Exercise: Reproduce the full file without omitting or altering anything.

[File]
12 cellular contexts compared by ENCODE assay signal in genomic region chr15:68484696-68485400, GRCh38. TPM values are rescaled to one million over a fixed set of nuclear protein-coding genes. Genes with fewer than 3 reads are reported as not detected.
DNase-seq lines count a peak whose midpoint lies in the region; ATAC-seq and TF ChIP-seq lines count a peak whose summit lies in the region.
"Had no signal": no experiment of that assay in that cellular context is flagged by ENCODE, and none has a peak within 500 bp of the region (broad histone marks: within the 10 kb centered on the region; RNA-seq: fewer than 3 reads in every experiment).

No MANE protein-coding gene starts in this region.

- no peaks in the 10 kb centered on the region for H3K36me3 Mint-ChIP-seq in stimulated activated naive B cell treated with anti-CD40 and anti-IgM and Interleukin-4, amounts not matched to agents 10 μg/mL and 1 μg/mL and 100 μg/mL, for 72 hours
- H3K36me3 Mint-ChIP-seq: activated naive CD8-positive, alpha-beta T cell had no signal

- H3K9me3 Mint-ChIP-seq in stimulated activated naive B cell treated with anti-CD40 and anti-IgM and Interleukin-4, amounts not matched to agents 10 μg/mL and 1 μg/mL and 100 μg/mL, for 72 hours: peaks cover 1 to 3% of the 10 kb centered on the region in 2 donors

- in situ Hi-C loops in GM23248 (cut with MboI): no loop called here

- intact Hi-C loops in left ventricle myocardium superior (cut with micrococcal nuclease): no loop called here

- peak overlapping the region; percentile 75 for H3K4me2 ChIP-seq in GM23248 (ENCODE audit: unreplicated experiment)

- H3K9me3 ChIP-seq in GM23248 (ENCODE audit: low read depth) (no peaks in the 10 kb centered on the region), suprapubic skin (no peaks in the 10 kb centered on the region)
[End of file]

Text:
12 cellular contexts compared by ENCODE assay signal in genomic region chr15:68484696-68485400, GRCh38. TPM values are rescaled to one million over a fixed set of nuclear protein-coding genes. Genes with fewer than 3 reads are reported as not detected.
DNase-seq lines count a peak whose midpoint lies in the region; ATAC-seq and TF ChIP-seq lines count a peak whose summit lies in the region.
"Had no signal": no experiment of that assay in that cellular context is flagged by ENCODE, and none has a peak within 500 bp of the region (broad histone marks: within the 10 kb centered on the region; RNA-seq: fewer than 3 reads in every experiment).

No MANE protein-coding gene starts in this region.

- no peaks in the 10 kb centered on the region for H3K36me3 Mint-ChIP-seq in stimulated activated naive B cell treated with anti-CD40 and anti-IgM and Interleukin-4, amounts not matched to agents 10 μg/mL and 1 μg/mL and 100 μg/mL, for 72 hours
- H3K36me3 Mint-ChIP-seq: activated naive CD8-positive, alpha-beta T cell had no signal

- H3K9me3 Mint-ChIP-seq in stimulated activated naive B cell treated with anti-CD40 and anti-IgM and Interleukin-4, amounts not matched to agents 10 μg/mL and 1 μg/mL and 100 μg/mL, for 72 hours: peaks cover 1 to 3% of the 10 kb centered on the region in 2 donors

- in situ Hi-C loops in GM23248 (cut with MboI): no loop called here

- intact Hi-C loops in left ventricle myocardium superior (cut with micrococcal nuclease): no loop called here

- peak overlapping the region; percentile 75 for H3K4me2 ChIP-seq in GM23248 (ENCODE audit: unreplicated experiment)

- H3K9me3 ChIP-seq in GM23248 (ENCODE audit: low read depth) (no peaks in the 10 kb centered on the region), suprapubic skin (no peaks in the 10 kb centered on the region)